I made an early departure (from Juliasdale,) for a scenic drive through the Honde Valley, but couldn’t resist one last shot at the Msasa, and I’m glad I did.


The first rays of the sun were just peaking over the hills, lighting up a few leaves.

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I intended to travel via the Mutarazi Falls in the Nyanga National Park….BUT, being obstinate, against better advice, I decided to get there via a road that is shown on the map. And that is all it is, a line on the map! It was a terrible road, and I only got these two, half decent pics for my efforts!


This one above, is Mount Nyangane – where the Pungwe River which I would be to follow for for several hours, in the Honde Valley, originates.


The National Parks man, was horrified to see me burst out of the forest along a road he said hadn’t been used for years!

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The above slide show is of the Pungwe River look-out. Not sure if the road was ‘more of the same’ I’d been on for hours, I gave going to the Mutarazi Falls a skip, and decided to head off to Aberfoyle Lodge.

The Honde Valley is in the Eastern Highland border with Mozambique. Back during the bush war, it was very much the ‘sharp end’ and many lives were lost there. It’s also very beautiful…

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And the trees! I drooled over them!

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The Pungwe river that originated on Mt Nyangane, plunges over an escarpment and immediately dog-legs and heads towards Mozambique.  It then runs alongside the road, through the communal area.

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And then the tea estates – and something I’m very familiar with: commercial agriculture….which means, tractors, packing sheds, workers houses, soccer fields and schools! And tea of course – gown in orderly fields!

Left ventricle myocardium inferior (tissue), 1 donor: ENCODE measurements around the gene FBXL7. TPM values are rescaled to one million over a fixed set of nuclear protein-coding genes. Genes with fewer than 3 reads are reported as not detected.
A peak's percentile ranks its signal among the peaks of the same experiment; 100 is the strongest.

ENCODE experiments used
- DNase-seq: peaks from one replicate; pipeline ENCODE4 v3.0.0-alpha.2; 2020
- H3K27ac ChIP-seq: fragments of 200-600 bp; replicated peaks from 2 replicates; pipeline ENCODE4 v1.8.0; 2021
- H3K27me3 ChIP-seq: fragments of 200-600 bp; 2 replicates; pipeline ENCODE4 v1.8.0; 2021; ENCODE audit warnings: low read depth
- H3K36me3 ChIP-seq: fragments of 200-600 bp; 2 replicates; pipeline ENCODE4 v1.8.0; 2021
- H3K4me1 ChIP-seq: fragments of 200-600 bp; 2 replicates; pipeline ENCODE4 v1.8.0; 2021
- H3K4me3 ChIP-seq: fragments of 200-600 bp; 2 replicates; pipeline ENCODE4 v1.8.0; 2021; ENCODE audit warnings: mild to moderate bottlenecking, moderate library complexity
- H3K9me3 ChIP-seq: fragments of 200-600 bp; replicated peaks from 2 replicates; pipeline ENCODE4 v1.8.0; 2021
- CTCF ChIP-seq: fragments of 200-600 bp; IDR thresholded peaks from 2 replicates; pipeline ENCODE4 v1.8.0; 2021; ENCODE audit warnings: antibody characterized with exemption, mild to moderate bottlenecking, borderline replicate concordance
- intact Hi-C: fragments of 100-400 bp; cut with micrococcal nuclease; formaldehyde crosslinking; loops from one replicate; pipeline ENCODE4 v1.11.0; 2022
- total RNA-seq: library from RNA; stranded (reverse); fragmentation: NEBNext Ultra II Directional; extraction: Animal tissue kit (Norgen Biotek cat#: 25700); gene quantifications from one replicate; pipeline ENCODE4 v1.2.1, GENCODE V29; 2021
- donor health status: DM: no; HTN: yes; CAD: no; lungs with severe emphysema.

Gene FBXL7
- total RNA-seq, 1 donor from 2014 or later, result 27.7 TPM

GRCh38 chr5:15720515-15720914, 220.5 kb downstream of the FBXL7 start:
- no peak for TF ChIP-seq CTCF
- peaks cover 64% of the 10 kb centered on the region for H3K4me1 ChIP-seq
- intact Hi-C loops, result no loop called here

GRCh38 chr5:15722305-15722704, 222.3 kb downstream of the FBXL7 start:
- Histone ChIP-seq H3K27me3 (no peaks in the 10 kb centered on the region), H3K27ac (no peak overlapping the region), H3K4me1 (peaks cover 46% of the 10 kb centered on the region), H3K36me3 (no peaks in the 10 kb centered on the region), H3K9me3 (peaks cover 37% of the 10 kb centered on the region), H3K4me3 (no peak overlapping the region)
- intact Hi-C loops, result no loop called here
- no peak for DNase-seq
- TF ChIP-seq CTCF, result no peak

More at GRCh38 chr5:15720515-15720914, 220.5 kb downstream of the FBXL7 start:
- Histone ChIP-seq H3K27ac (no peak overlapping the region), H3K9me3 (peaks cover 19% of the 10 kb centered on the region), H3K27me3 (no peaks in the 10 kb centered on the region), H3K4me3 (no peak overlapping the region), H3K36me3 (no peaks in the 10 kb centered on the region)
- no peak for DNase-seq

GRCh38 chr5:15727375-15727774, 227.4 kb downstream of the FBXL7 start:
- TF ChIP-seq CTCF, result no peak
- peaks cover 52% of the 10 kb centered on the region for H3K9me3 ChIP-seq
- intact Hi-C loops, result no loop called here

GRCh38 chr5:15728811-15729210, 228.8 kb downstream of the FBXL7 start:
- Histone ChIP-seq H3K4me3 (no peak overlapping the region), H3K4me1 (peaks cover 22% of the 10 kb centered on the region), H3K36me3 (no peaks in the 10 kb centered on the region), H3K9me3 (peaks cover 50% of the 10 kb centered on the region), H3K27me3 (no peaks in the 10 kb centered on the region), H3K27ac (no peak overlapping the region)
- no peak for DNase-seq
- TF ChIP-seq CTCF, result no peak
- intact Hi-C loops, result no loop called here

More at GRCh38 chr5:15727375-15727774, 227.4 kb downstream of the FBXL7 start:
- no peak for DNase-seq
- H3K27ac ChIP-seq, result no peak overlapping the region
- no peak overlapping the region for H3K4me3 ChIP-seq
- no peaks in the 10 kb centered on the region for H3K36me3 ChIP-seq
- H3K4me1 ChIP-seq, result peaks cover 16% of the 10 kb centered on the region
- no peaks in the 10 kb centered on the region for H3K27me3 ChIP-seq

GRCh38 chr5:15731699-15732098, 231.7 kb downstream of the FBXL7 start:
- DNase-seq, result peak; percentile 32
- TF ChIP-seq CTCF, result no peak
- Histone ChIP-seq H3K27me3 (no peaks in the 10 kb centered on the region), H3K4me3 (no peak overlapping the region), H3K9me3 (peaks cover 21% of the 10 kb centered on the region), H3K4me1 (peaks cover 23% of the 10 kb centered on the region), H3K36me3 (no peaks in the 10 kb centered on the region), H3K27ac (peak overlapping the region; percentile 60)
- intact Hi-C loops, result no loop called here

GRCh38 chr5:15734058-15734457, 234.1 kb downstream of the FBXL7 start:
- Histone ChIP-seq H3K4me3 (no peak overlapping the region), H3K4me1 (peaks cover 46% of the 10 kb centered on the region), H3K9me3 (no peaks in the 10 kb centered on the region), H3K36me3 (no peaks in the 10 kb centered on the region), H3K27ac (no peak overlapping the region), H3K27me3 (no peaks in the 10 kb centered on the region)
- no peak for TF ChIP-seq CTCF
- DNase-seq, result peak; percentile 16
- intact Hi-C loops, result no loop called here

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I love the way the tea is grown along hillsides, but with the natural forest in pockets (obviously where the tea doesnt like to grow.) These photos were taken on a Sunday, so there are no workers in the fields.


In this photo above, you can see how tall the trees are. The arboreal atmosphere is very strong here. Once again, I was in tree heaven.



Aberfoyle Lodge, Honde Valley

When I visited Aberfoyle Lodge, it was still a construction zone! I’m sure by now its been all done up, but I didn’t get any photos of the newly refurbished dining rooms etc.


However, I got some lovely ones of the golf course, the tea estates and the communal areas along the Pungwe River. This photo (above) is taken on the patio of Aberfoyle Lodge.

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Coming from Matabeleland, all this water nearly made me move house!!!

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My decision to visit the Honde Valley and Aberfoyle Lodge, was a spur of the moment thing – totally unplanned. At the last moment, I emailed the lodge, but hadn’t had a reply by the time I left Juliasdale. I was concerned that the lodge was not dog friendly, and although Lizzy is very well behaved, she is also a big dog!


I happened to stop along the way and make the acquaintance of a family on their way to church. When I explained my predicament, they graciously invited me to stay with them, should Aberfoyle be unable to accommodate Lizzy!

Zimbabweans – dontcha love them!


Luckily, the guy who runs Aberfoyle is a dog lover too, and wouldn’t hear of me turning back. He offered me a camping spot next to the rooms:


I hope they sort out a camping park, because its a lovely area to go tramping with your dogs.